She’d been semi-homeless all that time, bouncing around between live-in boyfriends for as long as she could milk them and hold their interest, calling on friends when she didn’t have a guy, or some prospect on the hook. There was a gay guy named “Marco” who owned a bar called “The Juicy Fruit” in Greenwich Village who had decided he was her unofficial big sister; sometimes he let her crash in the bar, sleeping on a couch in the foyer when things were really rough and she had nowhere else to go. That didn’t happen much, but it did happen. It happened tonight: big blowout with her latest beau (A self-important artist named ‘Devon.’ She liked his type because even though they never had any money, they were very easy to manipulate), her suitcases on the landing when she got home, a lot of screaming and acrimony, and her pounding the pavement.

When she got to the bar, Marco was being hauled off on drug charges. Cursing, she stashed her bags in a bus locker, and wandered around, trying to figure out what to do. She had about a hundred bucks in her purse - earned as a stripper - but she’d gotten in a fight with the manager, which had led to her fight with Devon, so getting more cash would be a problem, at least in the short term. She was determined not to spend any if she could avoid it. She made some phone calls, but everyone she knew was either out, or otherwise unable to help. Annoyed, she walked over to Malcolm’s place. She’d done some nude modeling for him before, but it was getting increasingly erotic by the session, and she was increasingly uncomfortable with it, as there were still a few lines she wasn’t willing to cross.

She hadn’t needed to cross them tonight, just a few cheesecake pictures of her and some other naked chick hanging naked off some dumb frat boy in front of a fake backdrop of a beach that said “Spring Break ‘78,” and she’d come out of it with twenty bucks. Malcolm had told her he was going to be filming a porno in the back room, and if she wanted to be an extra in that, she could make an extra hundred easy. She balked. She knew he was ripping her off.

So she was up twenty, her self-image was holding steady (“I’m pretty! People want me!”), but her belly was rumbling, she had nowhere to go, and she was still bound and determined not to spend any money if she could avoid it. Fortunately, one night stands were trendy at the time. Fashionable, even.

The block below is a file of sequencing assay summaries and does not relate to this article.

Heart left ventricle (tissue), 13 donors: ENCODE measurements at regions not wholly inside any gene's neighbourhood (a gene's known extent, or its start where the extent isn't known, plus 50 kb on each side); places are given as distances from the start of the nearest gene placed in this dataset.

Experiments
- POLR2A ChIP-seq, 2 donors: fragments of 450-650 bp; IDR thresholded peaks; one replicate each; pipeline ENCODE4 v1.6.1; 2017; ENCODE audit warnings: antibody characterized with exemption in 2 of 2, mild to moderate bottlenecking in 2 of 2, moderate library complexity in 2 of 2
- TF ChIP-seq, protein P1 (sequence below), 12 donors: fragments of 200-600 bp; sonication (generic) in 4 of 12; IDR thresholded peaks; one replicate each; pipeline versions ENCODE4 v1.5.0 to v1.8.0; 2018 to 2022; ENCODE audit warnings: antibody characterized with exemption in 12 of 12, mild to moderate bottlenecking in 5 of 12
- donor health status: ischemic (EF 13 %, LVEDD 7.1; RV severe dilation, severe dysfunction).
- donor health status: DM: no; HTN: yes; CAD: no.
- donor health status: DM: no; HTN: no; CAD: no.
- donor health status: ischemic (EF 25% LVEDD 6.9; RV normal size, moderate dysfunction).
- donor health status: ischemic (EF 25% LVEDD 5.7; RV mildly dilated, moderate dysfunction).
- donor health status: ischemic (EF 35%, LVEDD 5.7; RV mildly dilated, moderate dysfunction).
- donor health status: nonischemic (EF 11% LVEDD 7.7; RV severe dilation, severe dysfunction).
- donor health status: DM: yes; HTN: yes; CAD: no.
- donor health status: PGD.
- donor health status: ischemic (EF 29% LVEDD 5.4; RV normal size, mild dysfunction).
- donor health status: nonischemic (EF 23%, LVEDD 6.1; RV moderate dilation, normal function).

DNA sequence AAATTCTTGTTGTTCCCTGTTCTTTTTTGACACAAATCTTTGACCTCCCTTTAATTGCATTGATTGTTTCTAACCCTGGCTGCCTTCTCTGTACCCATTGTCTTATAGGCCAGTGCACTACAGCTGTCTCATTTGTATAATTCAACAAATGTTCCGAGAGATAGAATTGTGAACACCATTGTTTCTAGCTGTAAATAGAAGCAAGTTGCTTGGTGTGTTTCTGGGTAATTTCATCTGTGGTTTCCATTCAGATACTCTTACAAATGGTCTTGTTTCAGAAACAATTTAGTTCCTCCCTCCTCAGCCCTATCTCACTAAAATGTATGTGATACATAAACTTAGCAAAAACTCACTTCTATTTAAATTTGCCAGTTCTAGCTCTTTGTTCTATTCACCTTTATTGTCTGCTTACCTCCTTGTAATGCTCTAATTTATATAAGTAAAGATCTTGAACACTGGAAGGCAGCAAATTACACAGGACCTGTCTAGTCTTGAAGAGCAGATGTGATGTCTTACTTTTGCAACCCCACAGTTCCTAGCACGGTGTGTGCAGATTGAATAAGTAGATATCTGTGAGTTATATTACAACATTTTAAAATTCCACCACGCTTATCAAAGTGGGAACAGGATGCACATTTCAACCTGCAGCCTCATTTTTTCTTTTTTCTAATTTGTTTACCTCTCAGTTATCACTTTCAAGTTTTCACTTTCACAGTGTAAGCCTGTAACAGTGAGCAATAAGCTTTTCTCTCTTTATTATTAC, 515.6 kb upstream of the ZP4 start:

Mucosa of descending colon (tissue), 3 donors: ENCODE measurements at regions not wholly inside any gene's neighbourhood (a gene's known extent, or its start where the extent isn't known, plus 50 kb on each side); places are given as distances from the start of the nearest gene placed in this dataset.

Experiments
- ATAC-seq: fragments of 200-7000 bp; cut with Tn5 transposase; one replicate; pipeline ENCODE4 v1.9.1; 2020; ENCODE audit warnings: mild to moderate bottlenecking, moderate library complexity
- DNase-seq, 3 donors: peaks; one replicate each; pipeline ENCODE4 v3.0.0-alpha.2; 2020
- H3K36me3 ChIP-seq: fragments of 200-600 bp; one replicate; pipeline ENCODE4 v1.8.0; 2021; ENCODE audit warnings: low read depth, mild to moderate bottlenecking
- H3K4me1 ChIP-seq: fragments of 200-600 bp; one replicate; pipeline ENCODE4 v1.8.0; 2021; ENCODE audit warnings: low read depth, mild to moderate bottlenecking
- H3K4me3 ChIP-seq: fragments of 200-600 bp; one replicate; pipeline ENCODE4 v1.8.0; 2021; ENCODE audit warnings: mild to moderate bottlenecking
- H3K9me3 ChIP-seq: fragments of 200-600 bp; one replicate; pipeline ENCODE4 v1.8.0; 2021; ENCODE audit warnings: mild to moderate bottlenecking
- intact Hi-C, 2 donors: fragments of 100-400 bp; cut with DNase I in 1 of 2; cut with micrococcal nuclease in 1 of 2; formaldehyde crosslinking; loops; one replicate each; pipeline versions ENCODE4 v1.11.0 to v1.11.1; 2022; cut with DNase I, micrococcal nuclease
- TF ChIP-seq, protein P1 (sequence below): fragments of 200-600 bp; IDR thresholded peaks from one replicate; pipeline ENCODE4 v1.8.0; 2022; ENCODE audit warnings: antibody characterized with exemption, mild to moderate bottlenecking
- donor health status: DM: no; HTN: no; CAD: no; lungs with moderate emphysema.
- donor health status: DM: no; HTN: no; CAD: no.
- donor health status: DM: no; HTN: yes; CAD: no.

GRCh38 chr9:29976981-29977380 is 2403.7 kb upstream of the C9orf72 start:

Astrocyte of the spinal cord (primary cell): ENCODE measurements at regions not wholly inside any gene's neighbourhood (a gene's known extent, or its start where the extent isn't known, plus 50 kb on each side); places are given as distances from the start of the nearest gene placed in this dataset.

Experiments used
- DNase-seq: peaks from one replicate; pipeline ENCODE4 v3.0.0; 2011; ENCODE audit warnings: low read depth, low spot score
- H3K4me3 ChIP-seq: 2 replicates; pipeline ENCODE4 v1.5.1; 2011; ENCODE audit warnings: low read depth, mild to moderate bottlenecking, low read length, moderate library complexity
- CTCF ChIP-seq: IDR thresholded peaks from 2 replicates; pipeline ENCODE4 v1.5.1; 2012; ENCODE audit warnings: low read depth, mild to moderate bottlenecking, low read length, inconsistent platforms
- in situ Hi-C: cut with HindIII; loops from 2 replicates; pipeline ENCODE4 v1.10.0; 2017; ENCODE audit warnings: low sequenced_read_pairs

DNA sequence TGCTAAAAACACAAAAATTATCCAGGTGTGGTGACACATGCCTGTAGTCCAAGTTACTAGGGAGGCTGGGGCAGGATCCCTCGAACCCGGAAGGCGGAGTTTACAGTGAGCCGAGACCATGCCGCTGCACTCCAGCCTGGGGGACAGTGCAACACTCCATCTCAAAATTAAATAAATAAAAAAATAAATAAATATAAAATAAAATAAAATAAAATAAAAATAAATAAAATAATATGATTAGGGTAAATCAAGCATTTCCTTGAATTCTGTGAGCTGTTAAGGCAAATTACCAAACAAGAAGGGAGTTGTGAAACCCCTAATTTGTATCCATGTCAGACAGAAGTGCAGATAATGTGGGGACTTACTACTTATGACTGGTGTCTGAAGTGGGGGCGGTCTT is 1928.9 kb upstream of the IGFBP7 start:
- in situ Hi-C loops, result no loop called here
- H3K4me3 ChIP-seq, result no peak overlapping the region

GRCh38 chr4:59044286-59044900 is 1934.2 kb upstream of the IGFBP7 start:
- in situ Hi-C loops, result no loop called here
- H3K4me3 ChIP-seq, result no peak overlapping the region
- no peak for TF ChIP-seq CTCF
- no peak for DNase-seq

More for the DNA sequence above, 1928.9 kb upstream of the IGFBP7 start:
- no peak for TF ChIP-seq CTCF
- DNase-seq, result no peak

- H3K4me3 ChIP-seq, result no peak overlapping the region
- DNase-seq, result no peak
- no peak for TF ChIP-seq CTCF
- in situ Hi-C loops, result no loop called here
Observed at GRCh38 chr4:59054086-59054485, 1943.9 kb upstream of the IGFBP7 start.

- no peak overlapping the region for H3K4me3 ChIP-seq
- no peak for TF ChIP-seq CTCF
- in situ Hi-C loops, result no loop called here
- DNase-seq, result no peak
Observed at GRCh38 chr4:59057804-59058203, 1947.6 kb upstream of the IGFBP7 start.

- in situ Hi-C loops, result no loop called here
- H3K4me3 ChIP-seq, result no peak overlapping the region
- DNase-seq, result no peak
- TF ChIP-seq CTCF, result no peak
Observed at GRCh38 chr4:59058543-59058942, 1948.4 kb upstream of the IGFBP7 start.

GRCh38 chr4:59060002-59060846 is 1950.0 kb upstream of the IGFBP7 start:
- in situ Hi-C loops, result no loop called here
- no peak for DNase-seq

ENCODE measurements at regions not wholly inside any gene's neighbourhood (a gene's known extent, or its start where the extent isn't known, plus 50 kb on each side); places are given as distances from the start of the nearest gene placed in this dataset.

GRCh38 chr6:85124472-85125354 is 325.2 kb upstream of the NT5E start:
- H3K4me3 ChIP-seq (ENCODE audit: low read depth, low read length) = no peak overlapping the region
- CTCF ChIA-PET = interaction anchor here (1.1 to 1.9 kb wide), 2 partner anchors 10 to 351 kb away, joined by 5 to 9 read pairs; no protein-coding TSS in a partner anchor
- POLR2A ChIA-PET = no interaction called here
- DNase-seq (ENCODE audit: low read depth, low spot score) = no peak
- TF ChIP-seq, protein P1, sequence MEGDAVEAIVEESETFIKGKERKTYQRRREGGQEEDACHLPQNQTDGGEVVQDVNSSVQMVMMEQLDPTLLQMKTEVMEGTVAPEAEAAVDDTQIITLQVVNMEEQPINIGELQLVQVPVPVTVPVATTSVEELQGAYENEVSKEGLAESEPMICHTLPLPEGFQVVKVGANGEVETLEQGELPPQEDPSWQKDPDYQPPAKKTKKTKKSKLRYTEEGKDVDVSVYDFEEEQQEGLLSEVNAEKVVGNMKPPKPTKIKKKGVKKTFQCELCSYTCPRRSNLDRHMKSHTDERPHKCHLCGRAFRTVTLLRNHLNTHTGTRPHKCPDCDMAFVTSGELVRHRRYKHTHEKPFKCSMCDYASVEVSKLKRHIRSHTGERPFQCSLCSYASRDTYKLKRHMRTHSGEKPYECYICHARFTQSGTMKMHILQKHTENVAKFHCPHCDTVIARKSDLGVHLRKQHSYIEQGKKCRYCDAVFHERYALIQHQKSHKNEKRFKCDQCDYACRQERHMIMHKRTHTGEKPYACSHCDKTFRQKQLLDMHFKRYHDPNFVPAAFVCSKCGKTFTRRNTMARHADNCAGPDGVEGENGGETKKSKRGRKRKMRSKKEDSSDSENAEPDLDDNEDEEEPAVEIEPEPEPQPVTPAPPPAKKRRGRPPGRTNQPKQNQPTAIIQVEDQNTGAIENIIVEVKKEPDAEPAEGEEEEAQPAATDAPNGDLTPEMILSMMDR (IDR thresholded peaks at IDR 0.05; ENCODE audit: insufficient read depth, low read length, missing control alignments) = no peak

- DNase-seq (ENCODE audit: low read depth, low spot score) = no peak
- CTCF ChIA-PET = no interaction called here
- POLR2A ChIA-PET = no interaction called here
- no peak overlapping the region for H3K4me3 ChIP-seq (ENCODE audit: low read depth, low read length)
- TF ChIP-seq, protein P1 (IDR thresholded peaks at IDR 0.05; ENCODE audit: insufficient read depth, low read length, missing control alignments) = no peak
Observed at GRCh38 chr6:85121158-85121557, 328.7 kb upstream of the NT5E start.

She discovered him in CBGBs, wearing ridiculous headphones, with that ridiculous facial hair, staring at her chest. He wanted her, and it was comically easy to pick him up. Plus: she was always a little bit horny after a photoshoot and a fight. She’d had two fights today in which blows had been landed, so, hey, this could be fun!

It wasn’t. He was a dud in the sack.

Fully covered neck-to-toe in a heavy velour robe, he found her poking through his bookcase, quietly listening to “The Mushroom Trees“ by Suzie Trollope on the radio. He seemed embarrassed. She gave a fake, perky smile, and spun around with one leg bending back at the knee as she turned. “Morning, Tiger,” she said, and skipped over to him, giving him a hug and a peck on the cheek. Got to keep him on the hook, she thought, he might be good for a few more days, until something else comes up. The big dope blushed.

A butler came in and made them breakfast. It was fantastic. Feeling particularly libertine, she never made any effort to get dressed, suspecting her new boy toy would be too enraptured and embarrassed to ask, and she was already getting his number: he kind of wanted to show her off, even if it meant the domestics got a freeshow. She was right, though the butler and the beau were both beet red the whole time. Guys like to watch chesty naked women eat, particularly when they do the old boarding-house reach.